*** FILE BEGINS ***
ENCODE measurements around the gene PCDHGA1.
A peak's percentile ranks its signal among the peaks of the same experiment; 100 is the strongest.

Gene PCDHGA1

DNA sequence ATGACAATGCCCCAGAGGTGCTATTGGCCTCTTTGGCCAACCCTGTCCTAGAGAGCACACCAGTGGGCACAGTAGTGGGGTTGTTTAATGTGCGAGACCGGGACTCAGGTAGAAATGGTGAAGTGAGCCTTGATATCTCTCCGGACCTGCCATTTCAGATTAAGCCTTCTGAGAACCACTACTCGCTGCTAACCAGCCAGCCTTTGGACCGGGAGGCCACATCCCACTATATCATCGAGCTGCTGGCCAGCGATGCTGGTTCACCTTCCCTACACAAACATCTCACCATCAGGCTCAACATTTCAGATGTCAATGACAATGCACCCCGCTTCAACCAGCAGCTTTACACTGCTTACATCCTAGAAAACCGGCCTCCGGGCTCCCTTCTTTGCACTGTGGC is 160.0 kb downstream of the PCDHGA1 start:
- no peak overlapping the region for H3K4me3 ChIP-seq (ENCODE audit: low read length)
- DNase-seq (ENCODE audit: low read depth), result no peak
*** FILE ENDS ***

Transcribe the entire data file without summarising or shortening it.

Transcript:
ENCODE measurements around the gene PCDHGA1.
A peak's percentile ranks its signal among the peaks of the same experiment; 100 is the strongest.

Gene PCDHGA1

DNA sequence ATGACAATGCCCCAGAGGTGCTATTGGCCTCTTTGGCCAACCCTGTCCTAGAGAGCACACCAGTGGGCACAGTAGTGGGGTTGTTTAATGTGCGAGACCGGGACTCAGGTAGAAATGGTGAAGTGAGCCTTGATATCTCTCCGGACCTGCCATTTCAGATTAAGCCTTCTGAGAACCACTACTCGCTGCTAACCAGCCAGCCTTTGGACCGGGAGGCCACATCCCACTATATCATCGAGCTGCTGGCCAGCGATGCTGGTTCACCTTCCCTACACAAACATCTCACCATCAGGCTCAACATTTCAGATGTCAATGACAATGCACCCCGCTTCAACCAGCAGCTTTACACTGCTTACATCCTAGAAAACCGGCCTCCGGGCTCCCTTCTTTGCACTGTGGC is 160.0 kb downstream of the PCDHGA1 start:
- no peak overlapping the region for H3K4me3 ChIP-seq (ENCODE audit: low read length)
- DNase-seq (ENCODE audit: low read depth), result no peak